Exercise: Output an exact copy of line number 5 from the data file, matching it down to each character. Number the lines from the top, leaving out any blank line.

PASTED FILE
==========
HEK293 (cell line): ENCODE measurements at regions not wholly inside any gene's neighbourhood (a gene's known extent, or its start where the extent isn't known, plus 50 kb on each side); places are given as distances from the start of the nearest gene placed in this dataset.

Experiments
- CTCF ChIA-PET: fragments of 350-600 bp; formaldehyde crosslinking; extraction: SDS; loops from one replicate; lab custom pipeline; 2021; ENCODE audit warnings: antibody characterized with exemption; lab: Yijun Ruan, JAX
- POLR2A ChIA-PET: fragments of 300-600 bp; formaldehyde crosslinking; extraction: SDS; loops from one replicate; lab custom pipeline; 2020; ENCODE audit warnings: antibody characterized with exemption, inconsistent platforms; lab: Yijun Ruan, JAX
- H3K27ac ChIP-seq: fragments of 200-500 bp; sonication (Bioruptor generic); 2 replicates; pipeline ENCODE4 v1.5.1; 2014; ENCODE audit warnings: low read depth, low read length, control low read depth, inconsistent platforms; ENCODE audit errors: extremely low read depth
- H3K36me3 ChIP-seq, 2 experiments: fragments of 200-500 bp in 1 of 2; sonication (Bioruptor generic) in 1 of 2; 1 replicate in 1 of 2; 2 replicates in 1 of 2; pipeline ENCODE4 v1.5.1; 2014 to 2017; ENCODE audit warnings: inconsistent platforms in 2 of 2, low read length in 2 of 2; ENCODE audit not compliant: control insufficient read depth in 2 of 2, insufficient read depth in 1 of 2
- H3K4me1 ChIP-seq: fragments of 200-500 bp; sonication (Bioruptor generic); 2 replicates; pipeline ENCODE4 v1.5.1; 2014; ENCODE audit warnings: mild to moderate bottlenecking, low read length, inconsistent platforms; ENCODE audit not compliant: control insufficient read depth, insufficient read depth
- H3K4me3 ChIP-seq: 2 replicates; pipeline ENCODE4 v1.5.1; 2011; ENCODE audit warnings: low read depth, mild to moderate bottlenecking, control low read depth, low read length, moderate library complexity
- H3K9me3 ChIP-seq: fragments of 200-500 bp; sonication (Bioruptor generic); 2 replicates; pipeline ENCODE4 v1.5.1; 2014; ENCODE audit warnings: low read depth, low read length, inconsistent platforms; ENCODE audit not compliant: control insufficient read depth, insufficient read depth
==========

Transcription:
- H3K27ac ChIP-seq: fragments of 200-500 bp; sonication (Bioruptor generic); 2 replicates; pipeline ENCODE4 v1.5.1; 2014; ENCODE audit warnings: low read depth, low read length, control low read depth, inconsistent platforms; ENCODE audit errors: extremely low read depth